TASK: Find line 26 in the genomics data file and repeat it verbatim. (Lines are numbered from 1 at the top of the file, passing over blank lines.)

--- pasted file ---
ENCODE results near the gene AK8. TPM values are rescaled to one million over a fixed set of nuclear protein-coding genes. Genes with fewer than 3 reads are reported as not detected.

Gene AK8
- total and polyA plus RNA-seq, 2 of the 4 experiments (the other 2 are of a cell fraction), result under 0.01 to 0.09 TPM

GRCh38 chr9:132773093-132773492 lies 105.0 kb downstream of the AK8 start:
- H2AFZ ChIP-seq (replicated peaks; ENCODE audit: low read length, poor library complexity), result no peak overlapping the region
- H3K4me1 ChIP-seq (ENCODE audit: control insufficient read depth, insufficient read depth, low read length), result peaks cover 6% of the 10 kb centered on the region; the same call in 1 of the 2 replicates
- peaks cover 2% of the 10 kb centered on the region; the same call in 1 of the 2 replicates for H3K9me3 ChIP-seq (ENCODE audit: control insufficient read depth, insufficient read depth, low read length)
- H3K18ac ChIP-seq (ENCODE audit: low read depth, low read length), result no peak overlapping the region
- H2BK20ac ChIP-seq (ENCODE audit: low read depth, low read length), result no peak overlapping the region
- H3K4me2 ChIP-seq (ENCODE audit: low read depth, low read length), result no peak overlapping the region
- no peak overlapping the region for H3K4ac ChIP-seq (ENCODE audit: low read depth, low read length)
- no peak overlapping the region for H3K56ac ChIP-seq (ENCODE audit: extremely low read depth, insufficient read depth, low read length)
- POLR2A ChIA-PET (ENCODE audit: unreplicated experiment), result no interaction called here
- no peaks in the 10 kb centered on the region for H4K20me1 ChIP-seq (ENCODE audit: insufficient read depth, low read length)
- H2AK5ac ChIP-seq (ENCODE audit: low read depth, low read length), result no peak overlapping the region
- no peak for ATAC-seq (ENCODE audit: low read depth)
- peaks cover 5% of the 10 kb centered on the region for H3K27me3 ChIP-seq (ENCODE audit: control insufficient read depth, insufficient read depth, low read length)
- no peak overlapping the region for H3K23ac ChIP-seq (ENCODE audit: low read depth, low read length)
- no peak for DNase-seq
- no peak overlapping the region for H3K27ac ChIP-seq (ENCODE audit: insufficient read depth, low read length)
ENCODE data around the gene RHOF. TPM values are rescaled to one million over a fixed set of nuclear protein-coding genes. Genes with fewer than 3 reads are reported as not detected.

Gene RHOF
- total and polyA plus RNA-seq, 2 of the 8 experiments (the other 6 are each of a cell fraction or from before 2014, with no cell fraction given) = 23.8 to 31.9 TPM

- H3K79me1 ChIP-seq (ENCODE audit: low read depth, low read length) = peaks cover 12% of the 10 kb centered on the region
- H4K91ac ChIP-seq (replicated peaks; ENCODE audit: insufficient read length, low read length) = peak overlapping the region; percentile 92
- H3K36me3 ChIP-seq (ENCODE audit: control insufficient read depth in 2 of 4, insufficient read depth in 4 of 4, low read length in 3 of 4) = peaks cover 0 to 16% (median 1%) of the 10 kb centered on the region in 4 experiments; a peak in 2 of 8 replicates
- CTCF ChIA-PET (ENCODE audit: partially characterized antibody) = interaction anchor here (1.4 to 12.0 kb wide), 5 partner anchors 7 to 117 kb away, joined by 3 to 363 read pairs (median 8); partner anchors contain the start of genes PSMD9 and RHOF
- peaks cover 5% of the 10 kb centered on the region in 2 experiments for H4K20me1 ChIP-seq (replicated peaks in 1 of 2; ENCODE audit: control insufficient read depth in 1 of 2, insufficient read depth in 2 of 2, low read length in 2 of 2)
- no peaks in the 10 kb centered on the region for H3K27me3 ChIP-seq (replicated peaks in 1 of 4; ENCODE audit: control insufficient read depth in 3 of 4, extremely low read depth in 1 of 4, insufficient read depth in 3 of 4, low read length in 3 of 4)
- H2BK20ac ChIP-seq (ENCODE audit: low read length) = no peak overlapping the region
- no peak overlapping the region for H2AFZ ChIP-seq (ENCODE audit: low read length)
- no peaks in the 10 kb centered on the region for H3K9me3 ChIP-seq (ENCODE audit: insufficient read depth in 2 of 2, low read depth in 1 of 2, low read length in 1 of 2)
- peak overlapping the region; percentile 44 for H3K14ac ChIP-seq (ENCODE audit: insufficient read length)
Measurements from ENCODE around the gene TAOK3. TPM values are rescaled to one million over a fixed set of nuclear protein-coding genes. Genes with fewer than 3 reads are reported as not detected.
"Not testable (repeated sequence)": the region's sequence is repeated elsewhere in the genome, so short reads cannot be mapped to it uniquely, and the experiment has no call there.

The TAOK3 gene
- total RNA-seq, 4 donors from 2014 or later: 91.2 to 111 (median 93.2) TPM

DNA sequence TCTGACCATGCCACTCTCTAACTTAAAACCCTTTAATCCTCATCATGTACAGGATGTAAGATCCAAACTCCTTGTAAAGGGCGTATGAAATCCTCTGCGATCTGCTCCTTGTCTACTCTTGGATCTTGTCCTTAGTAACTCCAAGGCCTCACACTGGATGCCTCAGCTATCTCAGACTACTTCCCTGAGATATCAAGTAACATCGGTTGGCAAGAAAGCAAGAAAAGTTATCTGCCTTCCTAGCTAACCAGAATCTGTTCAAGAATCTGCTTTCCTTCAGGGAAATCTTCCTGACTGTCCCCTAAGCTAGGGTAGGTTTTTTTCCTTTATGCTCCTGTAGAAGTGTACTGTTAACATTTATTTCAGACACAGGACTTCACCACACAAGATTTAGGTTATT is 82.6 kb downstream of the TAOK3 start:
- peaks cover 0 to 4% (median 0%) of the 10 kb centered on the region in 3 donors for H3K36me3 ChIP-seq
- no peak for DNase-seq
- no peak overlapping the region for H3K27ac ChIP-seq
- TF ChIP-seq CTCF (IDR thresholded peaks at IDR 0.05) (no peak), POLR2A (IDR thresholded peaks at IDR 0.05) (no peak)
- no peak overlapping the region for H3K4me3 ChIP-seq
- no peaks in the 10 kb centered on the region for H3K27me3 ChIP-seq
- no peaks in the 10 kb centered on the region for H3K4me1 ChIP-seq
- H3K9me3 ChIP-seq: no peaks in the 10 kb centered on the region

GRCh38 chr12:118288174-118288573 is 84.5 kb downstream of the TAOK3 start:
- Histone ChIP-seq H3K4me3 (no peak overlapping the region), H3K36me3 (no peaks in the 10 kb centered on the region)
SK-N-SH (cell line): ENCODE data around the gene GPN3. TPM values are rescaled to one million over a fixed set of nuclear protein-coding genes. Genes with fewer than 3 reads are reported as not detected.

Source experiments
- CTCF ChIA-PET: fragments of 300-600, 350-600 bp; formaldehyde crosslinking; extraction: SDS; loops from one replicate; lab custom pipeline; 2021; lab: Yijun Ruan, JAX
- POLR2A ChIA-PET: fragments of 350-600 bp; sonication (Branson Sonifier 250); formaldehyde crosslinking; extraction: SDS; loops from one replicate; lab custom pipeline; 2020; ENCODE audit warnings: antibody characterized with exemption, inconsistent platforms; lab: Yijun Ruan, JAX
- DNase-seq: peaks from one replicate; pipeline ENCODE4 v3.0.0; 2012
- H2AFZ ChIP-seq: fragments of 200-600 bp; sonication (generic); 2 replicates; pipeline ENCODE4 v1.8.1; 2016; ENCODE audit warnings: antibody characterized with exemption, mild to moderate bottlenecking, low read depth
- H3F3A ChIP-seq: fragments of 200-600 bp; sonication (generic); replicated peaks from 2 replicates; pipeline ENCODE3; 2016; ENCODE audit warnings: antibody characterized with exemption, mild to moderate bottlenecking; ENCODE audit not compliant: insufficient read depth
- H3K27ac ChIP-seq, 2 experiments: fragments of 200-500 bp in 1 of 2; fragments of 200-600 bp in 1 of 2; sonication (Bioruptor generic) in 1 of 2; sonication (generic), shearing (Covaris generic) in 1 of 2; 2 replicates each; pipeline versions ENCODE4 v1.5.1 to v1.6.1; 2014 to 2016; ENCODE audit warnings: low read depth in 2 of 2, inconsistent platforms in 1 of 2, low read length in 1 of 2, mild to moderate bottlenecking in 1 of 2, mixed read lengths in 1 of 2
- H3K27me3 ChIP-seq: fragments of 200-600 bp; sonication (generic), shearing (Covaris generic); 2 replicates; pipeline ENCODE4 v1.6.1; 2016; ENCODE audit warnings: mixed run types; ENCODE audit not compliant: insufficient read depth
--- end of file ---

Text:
- H3K36me3 ChIP-seq (ENCODE audit: control insufficient read depth in 2 of 4, insufficient read depth in 4 of 4, low read length in 3 of 4) = peaks cover 0 to 16% (median 1%) of the 10 kb centered on the region in 4 experiments; a peak in 2 of 8 replicates